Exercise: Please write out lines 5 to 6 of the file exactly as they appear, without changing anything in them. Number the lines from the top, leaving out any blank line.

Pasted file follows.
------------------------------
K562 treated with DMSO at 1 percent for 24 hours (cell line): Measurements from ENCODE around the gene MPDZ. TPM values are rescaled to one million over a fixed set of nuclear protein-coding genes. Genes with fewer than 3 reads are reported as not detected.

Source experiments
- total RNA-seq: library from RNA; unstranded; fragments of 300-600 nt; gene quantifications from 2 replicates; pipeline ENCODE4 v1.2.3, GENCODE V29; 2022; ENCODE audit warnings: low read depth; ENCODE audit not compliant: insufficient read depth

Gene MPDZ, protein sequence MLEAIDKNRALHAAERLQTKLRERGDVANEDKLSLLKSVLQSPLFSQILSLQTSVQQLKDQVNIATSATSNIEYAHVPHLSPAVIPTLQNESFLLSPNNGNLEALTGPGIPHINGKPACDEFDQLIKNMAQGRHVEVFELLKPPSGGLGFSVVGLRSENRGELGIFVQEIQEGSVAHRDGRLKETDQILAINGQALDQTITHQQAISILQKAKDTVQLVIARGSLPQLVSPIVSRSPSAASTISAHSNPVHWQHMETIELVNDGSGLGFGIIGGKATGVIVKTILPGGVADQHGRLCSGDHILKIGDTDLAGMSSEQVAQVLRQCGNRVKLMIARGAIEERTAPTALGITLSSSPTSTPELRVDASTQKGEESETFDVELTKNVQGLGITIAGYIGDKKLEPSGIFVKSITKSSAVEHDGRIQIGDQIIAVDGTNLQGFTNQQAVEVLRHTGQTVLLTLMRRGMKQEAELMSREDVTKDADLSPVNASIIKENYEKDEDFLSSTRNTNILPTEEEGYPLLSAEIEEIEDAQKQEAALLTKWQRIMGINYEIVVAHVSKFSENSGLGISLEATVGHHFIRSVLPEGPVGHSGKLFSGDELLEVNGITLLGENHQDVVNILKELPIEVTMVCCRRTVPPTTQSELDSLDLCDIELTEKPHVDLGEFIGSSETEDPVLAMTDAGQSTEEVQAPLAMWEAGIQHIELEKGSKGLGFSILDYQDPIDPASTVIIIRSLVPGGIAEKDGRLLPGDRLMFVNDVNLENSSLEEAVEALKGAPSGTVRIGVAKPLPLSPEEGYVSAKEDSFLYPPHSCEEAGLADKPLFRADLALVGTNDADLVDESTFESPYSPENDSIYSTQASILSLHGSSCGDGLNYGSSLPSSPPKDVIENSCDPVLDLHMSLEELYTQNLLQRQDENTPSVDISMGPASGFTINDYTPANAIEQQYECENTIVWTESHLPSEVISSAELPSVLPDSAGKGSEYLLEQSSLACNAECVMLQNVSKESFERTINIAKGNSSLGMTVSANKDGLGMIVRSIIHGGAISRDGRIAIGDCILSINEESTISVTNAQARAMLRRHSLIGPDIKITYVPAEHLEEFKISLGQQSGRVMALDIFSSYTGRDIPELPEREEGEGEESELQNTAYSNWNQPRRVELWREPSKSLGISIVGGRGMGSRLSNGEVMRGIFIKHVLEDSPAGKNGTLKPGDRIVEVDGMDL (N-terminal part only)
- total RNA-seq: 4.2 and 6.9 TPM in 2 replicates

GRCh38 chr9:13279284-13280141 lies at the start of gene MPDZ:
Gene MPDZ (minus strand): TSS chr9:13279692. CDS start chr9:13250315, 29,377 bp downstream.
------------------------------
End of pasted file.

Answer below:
- total RNA-seq: 4.2 and 6.9 TPM in 2 replicates

GRCh38 chr9:13279284-13280141 lies at the start of gene MPDZ: